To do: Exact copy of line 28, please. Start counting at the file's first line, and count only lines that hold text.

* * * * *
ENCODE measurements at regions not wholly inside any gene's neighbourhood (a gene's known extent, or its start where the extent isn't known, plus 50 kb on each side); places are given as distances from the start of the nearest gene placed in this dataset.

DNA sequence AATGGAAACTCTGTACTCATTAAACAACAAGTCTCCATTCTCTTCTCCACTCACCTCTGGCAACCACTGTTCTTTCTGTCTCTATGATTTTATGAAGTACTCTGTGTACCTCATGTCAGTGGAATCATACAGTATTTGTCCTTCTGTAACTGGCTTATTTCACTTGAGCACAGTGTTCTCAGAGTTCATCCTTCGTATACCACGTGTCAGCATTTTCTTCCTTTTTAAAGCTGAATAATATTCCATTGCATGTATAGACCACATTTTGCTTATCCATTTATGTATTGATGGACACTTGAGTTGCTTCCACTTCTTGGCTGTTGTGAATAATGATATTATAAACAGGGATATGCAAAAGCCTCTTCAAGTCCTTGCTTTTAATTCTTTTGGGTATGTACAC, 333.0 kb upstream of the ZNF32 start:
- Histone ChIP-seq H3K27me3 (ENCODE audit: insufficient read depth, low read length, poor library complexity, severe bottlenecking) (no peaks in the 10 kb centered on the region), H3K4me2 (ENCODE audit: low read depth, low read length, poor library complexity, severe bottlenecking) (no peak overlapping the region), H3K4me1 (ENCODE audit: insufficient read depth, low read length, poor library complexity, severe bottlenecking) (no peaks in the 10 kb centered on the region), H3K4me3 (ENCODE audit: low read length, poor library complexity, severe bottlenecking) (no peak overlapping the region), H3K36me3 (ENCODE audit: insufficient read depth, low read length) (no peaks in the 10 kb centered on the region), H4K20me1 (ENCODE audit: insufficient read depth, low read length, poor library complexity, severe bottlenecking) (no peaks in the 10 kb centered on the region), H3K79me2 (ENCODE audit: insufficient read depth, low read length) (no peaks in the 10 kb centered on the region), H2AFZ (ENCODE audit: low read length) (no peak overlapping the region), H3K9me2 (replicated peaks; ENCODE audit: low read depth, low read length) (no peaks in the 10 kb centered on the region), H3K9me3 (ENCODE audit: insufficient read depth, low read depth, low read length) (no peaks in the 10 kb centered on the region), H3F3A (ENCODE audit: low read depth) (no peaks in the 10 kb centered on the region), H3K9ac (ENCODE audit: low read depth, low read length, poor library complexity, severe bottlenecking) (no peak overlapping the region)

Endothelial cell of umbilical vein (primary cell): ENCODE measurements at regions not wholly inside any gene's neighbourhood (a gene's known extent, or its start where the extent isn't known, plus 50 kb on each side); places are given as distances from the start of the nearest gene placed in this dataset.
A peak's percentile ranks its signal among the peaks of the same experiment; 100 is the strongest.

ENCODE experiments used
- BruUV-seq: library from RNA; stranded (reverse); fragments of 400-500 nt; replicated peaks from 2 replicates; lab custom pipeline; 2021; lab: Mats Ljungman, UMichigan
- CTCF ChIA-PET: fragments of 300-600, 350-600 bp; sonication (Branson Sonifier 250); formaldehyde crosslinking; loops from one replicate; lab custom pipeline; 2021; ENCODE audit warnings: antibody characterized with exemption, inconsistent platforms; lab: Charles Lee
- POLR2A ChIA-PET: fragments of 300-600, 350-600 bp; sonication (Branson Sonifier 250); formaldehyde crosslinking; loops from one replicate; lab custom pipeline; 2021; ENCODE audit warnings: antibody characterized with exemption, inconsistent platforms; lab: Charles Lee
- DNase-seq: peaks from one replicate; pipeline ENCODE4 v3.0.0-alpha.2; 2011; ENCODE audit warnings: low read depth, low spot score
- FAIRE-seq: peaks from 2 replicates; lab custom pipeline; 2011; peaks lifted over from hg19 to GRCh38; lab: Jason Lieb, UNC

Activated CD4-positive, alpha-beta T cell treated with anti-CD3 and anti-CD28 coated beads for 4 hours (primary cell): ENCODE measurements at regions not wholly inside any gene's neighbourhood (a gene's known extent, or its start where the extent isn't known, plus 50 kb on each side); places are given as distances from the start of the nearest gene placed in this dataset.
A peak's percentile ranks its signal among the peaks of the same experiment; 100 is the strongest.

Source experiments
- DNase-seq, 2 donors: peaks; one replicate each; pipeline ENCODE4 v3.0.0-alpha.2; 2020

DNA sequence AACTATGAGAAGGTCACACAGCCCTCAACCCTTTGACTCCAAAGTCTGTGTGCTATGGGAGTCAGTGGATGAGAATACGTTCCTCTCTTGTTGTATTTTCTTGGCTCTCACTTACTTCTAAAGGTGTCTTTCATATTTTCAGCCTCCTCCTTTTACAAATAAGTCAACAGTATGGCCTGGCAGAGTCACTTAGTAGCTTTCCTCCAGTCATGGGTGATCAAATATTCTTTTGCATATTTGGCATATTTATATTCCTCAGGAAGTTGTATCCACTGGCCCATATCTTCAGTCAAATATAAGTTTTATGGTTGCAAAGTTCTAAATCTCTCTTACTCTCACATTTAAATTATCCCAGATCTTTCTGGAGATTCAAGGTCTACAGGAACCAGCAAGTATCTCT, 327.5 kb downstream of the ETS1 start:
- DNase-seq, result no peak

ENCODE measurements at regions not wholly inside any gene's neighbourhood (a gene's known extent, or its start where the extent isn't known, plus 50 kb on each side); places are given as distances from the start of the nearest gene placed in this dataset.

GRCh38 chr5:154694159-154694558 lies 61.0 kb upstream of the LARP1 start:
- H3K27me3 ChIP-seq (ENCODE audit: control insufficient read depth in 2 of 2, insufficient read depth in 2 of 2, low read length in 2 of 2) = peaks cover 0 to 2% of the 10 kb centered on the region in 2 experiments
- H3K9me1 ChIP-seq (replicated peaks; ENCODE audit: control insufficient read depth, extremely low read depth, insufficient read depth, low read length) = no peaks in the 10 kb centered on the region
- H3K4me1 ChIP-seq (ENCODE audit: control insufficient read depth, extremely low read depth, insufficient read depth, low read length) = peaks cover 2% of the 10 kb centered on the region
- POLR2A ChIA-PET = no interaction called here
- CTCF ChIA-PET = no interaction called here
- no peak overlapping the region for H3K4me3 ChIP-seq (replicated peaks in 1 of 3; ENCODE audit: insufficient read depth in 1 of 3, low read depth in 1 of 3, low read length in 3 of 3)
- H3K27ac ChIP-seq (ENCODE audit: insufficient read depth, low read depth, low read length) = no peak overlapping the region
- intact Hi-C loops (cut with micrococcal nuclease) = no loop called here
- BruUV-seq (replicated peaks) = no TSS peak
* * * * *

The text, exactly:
- BruUV-seq (replicated peaks) = no TSS peak